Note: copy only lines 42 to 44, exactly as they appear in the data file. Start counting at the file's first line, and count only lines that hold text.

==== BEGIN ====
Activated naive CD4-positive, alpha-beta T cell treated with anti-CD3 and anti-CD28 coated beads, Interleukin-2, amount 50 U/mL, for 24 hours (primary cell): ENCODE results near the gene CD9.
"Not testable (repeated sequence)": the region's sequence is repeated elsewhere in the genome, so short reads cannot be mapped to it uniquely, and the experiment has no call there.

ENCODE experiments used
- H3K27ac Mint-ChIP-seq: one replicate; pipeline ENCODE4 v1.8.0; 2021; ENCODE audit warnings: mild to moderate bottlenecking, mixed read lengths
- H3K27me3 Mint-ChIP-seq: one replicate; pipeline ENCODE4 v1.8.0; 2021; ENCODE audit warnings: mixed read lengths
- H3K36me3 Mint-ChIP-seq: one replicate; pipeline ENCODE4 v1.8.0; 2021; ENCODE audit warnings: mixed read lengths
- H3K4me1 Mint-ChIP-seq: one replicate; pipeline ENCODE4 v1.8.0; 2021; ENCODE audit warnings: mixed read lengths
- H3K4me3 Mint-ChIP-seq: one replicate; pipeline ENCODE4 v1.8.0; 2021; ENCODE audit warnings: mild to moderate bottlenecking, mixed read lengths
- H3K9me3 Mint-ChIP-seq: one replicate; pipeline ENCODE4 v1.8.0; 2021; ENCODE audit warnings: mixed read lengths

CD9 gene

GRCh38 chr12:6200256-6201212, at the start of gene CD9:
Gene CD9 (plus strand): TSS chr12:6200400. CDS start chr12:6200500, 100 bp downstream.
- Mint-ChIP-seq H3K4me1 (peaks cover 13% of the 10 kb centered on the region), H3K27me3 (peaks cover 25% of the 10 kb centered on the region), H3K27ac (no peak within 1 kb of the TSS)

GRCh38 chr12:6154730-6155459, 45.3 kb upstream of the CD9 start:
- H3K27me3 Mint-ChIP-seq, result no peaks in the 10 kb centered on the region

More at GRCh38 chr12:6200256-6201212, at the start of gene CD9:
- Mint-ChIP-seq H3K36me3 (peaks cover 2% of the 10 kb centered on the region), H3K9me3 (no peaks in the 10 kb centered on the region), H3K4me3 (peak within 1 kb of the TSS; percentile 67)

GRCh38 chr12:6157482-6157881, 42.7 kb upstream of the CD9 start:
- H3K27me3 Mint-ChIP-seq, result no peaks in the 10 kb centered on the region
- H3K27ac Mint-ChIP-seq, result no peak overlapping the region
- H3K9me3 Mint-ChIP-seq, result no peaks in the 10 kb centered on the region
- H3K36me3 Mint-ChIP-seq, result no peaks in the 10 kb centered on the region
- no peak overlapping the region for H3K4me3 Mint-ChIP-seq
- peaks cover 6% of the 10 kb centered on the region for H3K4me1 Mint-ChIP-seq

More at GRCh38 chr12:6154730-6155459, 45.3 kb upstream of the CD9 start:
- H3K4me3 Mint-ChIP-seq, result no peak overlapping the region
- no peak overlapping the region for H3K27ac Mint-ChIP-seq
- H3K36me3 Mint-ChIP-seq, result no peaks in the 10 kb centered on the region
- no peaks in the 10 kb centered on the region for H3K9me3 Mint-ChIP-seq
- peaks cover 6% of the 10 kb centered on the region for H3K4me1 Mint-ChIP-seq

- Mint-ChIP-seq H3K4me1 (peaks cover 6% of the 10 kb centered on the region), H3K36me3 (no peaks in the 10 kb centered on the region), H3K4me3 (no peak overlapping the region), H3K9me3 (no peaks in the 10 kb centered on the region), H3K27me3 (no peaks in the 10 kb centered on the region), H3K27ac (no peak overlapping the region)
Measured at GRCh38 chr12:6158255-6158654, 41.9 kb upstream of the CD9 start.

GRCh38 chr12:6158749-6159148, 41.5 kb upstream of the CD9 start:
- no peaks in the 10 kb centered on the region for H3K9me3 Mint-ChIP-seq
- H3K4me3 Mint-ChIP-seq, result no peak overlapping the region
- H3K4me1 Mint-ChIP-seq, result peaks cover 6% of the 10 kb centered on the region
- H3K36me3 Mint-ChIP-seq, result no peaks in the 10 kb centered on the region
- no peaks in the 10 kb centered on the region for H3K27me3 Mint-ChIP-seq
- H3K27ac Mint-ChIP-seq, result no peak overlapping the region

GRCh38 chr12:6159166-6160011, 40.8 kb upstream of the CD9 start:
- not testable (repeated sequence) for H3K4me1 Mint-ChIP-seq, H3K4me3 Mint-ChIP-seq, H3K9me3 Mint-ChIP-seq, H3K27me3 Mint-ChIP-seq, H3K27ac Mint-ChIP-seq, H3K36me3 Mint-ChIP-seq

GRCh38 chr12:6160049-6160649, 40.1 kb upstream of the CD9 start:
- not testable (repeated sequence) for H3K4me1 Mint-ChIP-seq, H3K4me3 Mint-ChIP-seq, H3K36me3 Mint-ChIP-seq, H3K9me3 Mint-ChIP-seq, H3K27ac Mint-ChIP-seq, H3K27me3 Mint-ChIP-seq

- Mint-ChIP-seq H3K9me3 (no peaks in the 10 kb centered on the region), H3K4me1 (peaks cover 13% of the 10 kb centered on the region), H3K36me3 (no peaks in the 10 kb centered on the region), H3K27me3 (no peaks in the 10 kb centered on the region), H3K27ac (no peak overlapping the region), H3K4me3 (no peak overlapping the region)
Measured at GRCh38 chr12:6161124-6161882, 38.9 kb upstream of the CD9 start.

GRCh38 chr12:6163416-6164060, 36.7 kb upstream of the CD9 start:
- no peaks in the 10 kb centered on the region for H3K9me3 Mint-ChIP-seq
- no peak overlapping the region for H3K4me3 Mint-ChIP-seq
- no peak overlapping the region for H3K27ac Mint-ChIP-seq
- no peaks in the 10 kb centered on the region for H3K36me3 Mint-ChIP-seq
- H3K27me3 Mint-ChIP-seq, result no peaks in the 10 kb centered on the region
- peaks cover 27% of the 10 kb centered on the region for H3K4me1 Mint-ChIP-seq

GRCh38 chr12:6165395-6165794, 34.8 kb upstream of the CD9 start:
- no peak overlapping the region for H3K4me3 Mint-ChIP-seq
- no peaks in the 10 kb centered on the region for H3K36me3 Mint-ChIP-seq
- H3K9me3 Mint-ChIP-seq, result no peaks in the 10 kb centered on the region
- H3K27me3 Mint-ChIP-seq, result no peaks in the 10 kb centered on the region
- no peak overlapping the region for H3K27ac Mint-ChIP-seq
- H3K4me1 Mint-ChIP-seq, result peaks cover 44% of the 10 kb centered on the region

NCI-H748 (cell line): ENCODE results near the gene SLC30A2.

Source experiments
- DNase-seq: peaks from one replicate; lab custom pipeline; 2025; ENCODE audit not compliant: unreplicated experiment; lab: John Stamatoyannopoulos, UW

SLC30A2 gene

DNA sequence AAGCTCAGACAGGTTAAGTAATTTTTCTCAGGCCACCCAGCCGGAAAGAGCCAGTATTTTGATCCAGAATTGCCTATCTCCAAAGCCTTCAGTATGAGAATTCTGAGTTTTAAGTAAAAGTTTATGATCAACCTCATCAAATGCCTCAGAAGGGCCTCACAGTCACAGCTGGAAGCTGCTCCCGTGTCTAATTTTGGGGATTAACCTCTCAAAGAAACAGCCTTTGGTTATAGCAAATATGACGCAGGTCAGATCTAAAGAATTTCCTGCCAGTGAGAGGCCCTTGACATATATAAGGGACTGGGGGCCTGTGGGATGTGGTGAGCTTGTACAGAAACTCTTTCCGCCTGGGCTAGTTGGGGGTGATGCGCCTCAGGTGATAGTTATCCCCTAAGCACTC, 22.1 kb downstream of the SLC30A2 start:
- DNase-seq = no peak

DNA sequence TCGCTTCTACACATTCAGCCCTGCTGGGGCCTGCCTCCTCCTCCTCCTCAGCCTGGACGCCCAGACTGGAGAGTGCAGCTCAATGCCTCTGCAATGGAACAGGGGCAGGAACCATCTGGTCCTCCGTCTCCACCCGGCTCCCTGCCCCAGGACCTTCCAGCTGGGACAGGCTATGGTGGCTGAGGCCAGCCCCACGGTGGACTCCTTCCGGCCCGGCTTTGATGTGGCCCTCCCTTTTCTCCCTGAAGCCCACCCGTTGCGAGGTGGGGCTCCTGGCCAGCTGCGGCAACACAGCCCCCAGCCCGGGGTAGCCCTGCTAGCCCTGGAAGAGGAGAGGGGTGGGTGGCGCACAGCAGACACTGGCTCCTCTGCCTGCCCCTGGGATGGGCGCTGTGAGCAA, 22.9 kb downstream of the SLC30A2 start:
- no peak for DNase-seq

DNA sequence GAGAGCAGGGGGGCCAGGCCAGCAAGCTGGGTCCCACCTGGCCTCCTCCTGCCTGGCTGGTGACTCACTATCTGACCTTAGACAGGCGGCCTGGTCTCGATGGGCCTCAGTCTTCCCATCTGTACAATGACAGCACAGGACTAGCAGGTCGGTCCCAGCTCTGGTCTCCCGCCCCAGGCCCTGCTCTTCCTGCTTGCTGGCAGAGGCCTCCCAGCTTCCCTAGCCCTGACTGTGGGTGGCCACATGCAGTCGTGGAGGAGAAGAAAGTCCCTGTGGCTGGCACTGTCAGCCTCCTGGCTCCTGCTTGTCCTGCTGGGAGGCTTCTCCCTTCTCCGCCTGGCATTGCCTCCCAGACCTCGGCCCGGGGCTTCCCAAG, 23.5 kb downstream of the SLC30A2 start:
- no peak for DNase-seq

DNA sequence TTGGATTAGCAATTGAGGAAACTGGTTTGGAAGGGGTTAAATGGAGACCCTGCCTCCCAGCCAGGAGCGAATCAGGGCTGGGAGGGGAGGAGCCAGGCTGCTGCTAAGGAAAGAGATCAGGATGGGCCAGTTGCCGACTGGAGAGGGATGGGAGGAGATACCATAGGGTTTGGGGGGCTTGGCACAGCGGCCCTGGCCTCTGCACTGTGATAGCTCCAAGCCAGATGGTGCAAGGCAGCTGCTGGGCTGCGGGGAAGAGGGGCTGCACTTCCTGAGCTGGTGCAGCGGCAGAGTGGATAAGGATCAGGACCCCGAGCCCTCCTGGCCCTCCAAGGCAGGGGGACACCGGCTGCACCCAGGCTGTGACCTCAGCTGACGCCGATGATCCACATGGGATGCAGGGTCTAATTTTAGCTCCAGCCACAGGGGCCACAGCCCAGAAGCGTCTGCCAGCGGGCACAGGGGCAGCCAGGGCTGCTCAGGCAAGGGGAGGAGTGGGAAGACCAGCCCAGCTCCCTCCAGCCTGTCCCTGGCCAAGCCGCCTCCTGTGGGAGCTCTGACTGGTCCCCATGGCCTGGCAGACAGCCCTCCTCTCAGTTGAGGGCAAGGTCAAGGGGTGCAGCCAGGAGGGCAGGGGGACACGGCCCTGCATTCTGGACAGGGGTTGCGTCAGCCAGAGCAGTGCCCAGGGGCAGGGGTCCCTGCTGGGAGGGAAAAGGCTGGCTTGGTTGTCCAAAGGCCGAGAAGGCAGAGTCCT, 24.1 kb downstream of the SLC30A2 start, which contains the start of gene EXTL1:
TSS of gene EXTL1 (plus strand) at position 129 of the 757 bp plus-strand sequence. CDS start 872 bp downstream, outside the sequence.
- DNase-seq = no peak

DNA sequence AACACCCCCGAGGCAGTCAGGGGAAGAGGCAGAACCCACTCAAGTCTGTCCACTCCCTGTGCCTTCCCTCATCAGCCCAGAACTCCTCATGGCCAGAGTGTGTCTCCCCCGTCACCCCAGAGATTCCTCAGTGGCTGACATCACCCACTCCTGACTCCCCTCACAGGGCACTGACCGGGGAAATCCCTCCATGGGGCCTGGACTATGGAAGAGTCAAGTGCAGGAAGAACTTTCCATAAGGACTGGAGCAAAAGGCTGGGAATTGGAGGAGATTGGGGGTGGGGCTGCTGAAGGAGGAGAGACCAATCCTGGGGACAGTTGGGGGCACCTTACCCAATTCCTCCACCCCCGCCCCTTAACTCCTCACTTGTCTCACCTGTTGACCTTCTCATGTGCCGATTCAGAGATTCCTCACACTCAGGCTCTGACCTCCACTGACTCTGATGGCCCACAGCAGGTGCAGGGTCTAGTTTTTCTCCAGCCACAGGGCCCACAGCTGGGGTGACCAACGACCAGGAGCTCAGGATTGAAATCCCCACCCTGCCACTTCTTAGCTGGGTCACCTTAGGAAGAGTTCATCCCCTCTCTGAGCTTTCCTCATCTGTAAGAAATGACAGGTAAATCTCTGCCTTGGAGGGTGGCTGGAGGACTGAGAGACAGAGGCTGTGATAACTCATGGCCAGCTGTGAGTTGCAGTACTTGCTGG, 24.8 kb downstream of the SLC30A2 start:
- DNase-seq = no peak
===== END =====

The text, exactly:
GRCh38 chr12:6160049-6160649, 40.1 kb upstream of the CD9 start:
- not testable (repeated sequence) for H3K4me1 Mint-ChIP-seq, H3K4me3 Mint-ChIP-seq, H3K36me3 Mint-ChIP-seq, H3K9me3 Mint-ChIP-seq, H3K27ac Mint-ChIP-seq, H3K27me3 Mint-ChIP-seq

- Mint-ChIP-seq H3K9me3 (no peaks in the 10 kb centered on the region), H3K4me1 (peaks cover 13% of the 10 kb centered on the region), H3K36me3 (no peaks in the 10 kb centered on the region), H3K27me3 (no peaks in the 10 kb centered on the region), H3K27ac (no peak overlapping the region), H3K4me3 (no peak overlapping the region)